INSECTS Mr. Barrett says it is not uncommon near Haslemere. I have noticed it as being not uncommon, after hybernation, about Cranleigh and other parts of south Surrey on the borders of Sussex. It is also not uncommon near the farmhouses on Abrook and Esher Commons between Oxshott and Esher, and has been recorded from Claygate, Chiddingfold, Worcester Park, Kingston, Leatherhead and West Horsley by Mr. J. G. Hewat, Mr. Kaye, Major Ficklin, and Mr. T. H. Briggs. Considering the amount of elm timber in the county it ought to occur plentifully, but with the exception of the commonest species Surrey does not seem to produce any butterflies in abundance. The rare Camberwell Beauty (V. antiopa, L.) has been taken in the county. Mr. Sydney Webb records the capture of a specimen at Copthorne on August 24, 1872, by Mr. Gilbert, who had also taken one a week earlier at Box Hill, Mr. J. G. Hewat informs me that he saw a specimen near Ox- shott on the 2Oth April, 1900, and Mr. Edward Saunders reports 1 the capture of a specimen in August, 1 900, by a friend of his, near Woking. The Peacock (V. io, L.), the Red Admiral (V. atalanta, L.) and the Painted Lady (V. cardui, L.) are generally distributed throughout the county. V. to is much scarcer than formerly. V. atalanta is a common insect in autumn, especially in gardens, even in the London suburbs, and V. cardui occurs plentifully in favourable seasons all over the county, especially in clover and lucerne fields. 2 The Purple Emperor (Apatura iris, L.) was recorded by the late Mr. Edward Newman as being formerly abundant near Godalming. It may have been so in the beginning or middle of the last century, but I am afraid it has now disappeared from Surrey as it has from the suburban portions of Kent, Essex and other metropolitan counties. Mr. Sydney Webb found this species about forty years ago not uncommonly in a small wood near Colley Farm, Rei- gate, and he also occasionally caught or saw specimens at Hightrees and Redstone Wood near Redhill, but the last specimen he observed was in 1864. Mr. Barrett informs me that he has only twice seen A. iris in Surrey, viz. in a wood near Haslemere. Both specimens were females and they were apparently looking for sallow bushes on which to deposit their ova. He thinks that they were, probably, mere stragglers from the Sussex woods from four to ten miles away. A tradition exists that the species occurred in the early part of the last century in the oak woods known as the Prince's Covers between Claygate and Stoke d'Abernon Chase. The Marbled White (Arge ga/at&ea, L.), which, although local, is so abundant in many localities in Kent, Sussex, Hamp- shire, Dorsetshire, Devonshire, Northamptonshire, Gloucestershire and 1 A few specimens of the White Admiral (Limenttii lybilla, L.) have been reported by Mr. H. Maxwell of Surbiton, as having been taken by him in the woods near Horsley in July, 1901. I have never met with the species in any part of Surrey, nor am I aware that its capture has been previously recorded from any part of the county. It seems possible that the specimens of L. sybilla taken by Mr. Maxwell may have been purposely introduced into the Horsley Woods in the pupal state, or that they may have immigrated from the neighbourhood of Liphook and Woolmer Forest in east Hampshire, where the species occurs commonly.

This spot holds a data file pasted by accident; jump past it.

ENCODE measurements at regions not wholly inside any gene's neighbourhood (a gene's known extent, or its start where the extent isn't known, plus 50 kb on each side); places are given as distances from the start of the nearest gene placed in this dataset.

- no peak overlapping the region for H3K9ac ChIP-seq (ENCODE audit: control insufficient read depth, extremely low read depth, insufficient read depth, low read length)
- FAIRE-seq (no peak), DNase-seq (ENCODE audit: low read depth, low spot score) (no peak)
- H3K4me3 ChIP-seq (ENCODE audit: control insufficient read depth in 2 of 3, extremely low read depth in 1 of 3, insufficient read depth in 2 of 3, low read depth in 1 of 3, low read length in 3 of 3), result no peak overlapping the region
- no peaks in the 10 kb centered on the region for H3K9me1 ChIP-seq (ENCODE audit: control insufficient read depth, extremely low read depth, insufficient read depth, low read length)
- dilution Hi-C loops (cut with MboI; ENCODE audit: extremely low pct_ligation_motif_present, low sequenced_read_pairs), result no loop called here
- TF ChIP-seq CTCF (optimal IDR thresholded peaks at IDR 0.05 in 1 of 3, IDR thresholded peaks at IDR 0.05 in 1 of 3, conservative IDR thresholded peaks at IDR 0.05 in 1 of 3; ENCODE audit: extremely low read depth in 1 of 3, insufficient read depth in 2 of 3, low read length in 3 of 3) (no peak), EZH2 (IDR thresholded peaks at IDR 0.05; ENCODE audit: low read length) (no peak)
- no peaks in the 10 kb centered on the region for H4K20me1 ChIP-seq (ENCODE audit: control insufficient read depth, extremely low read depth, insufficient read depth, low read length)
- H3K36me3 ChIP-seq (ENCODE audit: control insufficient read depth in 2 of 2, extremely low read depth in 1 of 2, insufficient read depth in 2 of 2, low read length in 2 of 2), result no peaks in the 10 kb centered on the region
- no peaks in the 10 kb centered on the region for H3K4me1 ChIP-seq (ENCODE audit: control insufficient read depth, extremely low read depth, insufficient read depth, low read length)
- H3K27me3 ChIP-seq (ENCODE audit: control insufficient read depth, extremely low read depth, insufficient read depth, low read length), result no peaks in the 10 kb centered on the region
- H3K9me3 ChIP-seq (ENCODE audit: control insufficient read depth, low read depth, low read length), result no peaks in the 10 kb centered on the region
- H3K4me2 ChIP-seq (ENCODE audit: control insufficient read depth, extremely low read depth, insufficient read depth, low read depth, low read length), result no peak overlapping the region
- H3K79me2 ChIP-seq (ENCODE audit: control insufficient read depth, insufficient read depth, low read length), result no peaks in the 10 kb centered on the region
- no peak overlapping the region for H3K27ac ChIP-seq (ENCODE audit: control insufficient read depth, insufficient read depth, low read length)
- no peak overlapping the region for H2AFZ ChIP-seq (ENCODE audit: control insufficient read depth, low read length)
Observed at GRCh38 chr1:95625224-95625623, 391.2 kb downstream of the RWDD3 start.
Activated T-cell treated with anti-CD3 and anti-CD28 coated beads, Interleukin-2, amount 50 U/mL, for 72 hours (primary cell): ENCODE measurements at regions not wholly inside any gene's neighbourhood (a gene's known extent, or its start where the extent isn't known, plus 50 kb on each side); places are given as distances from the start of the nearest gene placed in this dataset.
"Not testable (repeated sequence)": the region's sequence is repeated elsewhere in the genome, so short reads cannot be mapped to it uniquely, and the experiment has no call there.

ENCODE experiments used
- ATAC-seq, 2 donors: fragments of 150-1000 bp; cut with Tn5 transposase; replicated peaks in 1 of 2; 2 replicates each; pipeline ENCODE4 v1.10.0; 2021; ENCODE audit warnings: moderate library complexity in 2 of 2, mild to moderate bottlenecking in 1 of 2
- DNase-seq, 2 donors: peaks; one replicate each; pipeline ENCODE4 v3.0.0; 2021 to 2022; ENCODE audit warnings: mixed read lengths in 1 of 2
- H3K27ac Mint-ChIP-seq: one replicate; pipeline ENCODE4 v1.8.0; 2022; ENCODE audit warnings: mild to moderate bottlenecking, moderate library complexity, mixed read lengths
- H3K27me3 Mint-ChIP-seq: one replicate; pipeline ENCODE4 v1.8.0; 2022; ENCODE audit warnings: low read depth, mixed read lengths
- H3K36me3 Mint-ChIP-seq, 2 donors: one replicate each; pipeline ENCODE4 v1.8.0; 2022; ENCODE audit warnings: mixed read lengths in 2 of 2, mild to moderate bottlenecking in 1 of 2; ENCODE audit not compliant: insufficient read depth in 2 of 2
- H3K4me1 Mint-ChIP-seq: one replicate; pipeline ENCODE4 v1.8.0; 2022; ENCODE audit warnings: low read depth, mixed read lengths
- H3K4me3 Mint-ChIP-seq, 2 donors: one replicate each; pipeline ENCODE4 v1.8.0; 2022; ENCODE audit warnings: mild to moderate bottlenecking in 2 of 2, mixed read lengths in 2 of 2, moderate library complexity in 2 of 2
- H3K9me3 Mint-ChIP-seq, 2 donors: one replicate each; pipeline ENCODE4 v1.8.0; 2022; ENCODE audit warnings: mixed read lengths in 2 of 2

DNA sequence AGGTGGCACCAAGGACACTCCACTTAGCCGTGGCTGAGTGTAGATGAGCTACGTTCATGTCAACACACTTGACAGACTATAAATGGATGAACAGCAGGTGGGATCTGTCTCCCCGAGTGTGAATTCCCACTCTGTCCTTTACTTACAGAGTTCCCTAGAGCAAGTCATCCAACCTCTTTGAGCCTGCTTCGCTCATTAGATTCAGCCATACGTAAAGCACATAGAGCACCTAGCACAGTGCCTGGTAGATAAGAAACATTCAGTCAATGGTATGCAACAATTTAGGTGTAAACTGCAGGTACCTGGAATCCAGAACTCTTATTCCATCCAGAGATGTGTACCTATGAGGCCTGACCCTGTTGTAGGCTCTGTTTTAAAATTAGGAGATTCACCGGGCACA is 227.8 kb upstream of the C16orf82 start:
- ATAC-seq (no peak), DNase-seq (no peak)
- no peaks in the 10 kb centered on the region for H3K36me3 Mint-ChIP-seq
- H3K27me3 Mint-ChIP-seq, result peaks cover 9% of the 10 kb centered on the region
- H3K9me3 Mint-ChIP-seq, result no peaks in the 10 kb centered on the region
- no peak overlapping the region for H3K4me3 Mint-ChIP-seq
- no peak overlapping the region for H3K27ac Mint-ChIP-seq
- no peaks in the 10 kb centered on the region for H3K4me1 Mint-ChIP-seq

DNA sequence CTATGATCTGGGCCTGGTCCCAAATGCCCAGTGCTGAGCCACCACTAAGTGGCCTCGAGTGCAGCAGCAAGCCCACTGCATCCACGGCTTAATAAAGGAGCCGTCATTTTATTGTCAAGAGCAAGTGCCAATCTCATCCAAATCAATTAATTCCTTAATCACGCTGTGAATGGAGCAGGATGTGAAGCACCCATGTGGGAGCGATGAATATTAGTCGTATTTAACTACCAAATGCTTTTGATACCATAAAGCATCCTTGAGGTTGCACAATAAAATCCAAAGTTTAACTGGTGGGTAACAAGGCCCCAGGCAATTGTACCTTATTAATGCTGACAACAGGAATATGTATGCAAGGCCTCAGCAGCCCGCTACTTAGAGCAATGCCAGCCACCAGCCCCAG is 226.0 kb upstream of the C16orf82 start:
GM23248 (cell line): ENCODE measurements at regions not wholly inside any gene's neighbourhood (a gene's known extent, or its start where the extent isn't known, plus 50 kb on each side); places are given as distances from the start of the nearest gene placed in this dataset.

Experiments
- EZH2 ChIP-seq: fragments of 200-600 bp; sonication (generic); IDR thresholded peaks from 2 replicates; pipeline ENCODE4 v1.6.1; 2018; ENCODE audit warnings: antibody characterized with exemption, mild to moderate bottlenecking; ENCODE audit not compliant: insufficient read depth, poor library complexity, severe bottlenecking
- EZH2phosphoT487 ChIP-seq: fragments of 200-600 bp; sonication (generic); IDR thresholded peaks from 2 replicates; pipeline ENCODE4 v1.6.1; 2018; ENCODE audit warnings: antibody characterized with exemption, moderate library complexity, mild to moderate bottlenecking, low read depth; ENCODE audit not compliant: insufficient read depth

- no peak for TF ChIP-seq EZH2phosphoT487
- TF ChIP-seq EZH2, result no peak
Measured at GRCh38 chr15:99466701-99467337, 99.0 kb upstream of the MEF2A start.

- Ent. Mo. Magazine, April, 1901, p. 100. H. G.
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